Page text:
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The Iceberg Illusion

One of the things I most love doing is watching movies – particularly old movies. These days, there is very little time to veg out. Happily, last weekend, a group of friends and I took some time to sit back, eat popcorn, and watch the various ‘Titanic’ movies that have been produced over the last 50 years.

Every time I read or watch something about the Titanic disaster, I am fascinated. Part of that fascination is with the poverty of thinking and contingency planning, that resulted in such a catastrophe. Part of it is with the sheer travesty of human loss. Part of it is with the folly of human beings, who are so happy to buy into things that are illusory.

While Hollywood and historians will continue to debate culpability for the 1912 disaster, there are a couple of key learnings which resonate beyond safety at sea. One of those key learnings relates to the propensity of human beings to rush, act too late, and fail to appreciate what greater care should have made more obvious. In a desire to set records, the Titanic captain moved too quickly through treacherous waters, heedless of feedback about icebergs. At just after 11.30pm on the 14 April, the night watch, in foggy, freezing conditions, rang the alarm bell, screaming: “Iceberg, dead ahead!” While senior staff responded quickly, they had left their manoeuvres too late. By 11.40pm the Titanic had hit the iceberg, resulting in the buckling of the hull plates on the starboard side, the flooding of watertight compartments and the eventual drowning of the vessel. More than 1500 lives were lost.

When it comes to evaluating academic success, people often are susceptible to the iceberg illusion. They tend to see only what is immediately above the surface, rarely looking beneath. They view academic achievement as a product of natural capacity, rather than skills honed intentionally, with effort, over time. Too often, students are enticed by the desire for quick glory. Like the captain, they rush and react too late, taking insufficient time to clarify feedback.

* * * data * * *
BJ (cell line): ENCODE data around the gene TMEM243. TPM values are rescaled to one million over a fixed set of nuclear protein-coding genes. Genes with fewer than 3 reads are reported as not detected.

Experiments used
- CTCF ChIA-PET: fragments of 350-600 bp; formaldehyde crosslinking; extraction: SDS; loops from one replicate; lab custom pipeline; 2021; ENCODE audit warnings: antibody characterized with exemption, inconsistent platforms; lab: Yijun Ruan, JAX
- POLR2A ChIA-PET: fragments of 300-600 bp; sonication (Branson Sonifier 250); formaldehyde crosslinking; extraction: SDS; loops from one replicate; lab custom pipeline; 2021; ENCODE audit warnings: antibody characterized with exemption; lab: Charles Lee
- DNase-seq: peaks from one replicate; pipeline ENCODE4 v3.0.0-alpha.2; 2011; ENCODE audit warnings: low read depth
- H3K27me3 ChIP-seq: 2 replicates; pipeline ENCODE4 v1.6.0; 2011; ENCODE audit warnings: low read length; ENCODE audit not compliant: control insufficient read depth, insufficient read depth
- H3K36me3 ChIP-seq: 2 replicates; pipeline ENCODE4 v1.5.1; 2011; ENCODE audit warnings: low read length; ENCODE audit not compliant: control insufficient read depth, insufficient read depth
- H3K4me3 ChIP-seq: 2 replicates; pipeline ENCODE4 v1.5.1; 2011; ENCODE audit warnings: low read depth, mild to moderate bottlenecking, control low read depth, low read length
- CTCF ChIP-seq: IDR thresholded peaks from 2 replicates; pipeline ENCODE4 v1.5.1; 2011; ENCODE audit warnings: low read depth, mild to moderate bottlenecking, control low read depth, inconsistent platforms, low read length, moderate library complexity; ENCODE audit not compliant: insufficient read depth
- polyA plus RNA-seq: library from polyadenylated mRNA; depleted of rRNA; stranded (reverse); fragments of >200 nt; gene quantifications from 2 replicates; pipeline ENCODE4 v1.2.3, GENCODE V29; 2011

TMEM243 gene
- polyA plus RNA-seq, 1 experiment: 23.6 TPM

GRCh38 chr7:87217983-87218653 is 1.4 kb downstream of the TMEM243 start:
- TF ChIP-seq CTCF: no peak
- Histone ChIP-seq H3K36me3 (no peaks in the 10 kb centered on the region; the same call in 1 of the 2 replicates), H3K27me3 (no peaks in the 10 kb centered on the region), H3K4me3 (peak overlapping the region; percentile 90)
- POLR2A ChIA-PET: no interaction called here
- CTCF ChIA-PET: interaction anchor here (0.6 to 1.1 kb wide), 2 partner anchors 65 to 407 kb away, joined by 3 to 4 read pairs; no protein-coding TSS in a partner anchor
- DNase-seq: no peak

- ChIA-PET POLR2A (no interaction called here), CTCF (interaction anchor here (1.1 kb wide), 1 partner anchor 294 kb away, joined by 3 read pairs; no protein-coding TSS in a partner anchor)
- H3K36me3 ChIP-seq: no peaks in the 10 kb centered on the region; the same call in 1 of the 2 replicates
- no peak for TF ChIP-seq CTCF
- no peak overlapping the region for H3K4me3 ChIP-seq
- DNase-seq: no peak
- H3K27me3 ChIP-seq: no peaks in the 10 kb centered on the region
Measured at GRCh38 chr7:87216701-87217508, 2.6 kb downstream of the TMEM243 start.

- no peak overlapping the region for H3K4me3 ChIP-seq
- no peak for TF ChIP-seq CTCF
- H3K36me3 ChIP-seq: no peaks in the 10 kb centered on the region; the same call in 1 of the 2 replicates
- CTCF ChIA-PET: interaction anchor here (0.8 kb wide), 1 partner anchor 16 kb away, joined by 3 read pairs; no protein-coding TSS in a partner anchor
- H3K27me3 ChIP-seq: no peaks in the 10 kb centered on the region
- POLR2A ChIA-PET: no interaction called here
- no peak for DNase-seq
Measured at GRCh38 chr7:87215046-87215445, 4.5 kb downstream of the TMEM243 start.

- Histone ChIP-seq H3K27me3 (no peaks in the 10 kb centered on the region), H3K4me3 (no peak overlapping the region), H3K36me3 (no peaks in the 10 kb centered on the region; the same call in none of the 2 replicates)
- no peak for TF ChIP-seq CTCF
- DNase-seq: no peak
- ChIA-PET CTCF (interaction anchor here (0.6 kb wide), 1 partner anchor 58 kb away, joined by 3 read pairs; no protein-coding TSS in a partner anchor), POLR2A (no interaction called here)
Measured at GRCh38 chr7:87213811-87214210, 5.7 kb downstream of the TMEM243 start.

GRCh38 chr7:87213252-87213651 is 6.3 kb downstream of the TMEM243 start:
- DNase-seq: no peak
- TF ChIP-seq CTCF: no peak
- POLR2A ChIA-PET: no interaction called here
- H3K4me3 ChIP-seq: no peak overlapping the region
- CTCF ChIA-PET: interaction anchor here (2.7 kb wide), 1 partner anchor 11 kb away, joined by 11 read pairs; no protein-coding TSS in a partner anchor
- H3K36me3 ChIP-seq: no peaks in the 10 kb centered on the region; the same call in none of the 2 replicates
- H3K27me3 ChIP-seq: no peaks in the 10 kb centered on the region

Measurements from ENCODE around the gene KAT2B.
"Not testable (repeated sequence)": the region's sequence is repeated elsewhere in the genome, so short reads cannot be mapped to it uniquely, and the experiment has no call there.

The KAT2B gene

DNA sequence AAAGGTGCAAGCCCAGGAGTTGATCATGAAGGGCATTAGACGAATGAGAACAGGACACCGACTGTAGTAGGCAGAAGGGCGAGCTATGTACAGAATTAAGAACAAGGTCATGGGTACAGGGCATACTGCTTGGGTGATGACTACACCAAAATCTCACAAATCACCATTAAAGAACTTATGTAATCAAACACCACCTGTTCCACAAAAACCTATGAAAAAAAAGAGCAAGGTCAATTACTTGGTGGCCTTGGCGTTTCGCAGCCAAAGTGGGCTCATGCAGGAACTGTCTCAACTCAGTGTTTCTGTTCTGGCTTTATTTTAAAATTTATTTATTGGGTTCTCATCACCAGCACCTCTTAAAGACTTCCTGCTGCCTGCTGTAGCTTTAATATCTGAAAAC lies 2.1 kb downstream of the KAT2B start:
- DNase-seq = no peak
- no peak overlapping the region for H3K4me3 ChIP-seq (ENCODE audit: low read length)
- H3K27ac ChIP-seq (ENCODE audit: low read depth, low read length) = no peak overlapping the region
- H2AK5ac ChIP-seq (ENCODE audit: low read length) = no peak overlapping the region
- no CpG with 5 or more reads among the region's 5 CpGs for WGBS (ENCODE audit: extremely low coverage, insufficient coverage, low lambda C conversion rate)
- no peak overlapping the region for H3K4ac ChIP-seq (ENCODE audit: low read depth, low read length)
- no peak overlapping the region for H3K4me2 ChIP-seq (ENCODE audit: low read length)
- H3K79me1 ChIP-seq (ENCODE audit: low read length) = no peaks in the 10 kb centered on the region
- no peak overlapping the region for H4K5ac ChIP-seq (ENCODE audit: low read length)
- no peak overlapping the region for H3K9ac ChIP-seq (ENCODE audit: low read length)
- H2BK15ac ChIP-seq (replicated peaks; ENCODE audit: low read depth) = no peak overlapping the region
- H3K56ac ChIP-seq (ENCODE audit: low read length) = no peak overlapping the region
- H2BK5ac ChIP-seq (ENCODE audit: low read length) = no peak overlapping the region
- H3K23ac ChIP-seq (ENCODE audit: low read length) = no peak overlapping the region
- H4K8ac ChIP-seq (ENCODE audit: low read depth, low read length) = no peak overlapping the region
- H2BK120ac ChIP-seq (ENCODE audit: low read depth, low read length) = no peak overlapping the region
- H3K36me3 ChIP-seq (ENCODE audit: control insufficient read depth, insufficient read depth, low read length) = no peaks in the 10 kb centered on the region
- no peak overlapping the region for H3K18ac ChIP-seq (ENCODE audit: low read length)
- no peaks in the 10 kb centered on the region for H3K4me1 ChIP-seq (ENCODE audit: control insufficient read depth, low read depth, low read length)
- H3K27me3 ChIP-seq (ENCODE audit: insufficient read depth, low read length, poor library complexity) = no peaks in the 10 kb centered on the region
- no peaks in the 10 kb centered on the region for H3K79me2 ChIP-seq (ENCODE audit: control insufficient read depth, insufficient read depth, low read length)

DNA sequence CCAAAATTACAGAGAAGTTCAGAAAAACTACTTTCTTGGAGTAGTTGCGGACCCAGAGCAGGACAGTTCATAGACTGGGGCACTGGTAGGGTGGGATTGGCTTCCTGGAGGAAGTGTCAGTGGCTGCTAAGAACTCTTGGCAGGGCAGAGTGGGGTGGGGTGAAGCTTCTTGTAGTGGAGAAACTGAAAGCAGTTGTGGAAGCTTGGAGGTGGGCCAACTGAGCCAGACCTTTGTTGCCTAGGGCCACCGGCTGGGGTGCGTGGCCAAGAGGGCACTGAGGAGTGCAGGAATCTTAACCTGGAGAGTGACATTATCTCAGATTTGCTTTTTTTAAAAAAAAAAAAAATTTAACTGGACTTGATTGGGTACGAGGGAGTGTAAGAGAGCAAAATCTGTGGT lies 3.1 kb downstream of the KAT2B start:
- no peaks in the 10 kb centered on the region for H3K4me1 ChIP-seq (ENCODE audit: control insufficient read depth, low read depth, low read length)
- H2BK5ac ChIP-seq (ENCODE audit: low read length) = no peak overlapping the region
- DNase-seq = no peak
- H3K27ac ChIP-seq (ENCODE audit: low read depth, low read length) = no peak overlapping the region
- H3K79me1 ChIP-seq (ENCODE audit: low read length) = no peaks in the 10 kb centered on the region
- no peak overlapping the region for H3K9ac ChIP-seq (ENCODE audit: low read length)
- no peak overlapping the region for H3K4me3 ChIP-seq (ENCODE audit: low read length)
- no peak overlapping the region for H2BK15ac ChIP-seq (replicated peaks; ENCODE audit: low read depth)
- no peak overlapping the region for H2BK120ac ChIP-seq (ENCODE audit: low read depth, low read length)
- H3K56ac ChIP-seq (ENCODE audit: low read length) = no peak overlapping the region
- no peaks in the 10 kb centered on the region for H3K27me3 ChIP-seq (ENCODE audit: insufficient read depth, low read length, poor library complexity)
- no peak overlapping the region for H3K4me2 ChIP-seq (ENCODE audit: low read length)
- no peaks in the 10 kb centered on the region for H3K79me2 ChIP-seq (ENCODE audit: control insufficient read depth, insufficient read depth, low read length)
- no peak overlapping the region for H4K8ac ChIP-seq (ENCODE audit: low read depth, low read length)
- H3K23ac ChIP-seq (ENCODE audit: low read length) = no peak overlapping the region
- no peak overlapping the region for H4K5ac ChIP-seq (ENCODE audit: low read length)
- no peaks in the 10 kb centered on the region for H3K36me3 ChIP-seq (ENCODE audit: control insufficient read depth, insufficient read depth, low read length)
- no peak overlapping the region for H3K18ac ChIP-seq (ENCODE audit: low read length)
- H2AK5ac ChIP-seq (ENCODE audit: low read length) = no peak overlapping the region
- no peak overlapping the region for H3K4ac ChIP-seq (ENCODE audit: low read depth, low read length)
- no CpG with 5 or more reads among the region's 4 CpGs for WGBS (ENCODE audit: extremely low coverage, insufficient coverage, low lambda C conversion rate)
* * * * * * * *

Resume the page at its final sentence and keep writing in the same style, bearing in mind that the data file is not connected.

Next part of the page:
Happily, much work is being done at Ambrose Treacy to confront the iceberg illusion and assist student awareness of what it takes to be successful and meet challenges. Teachers are challenging attitudes which see success as something which individuals have an innate capacity for. Instead, they are highlighting some of the dispositions of successful learners, including: slowing down, moving with intention and taking deliberate care to appreciate the success criteria.

Key initiatives undertaken by the College to enhance learning outcomes this term include:
- Timely availability of assessment calendars to enhance student forward planning
- Use of learning intentions and success criteria throughout all classes, to ensure a focused approach
- Smart goal setting lessons, where students identify areas for progress and the strategies they will use to succeed
- Cohort goal setting with an emphasis on progress of 2016 and areas for focus in 2017. Key strategies outlined include: Writing to Learn, The Two Whys, Beta rather than Alpha Thinking
- Learning How to Learn sessions focussed on – Study Skills, building a study timetable and memory enhancement techniques

While we are not looking to replicate the Titanic disaster, we also understand that boys need to learn from experience, and that failure or disappointment can be a necessary precursor to success and improvement. Indeed, it is no coincidence that after the Titanic travesty, major improvements were made around maritime safety. As some of our students come to prepare for their first examination and assessment block of the year, we will continue to work with our boys to ensure that they better understand the characteristics of success.

Consistent with our Learning Vision, which calls on us to shape students who know not only what to learn, but how to learn, we will continue to encourage our boys to reflect on themselves as learners, exploring not only what they are doing that is obvious, but what they are doing when no-one else is looking.

Kath Little, Dean of Learning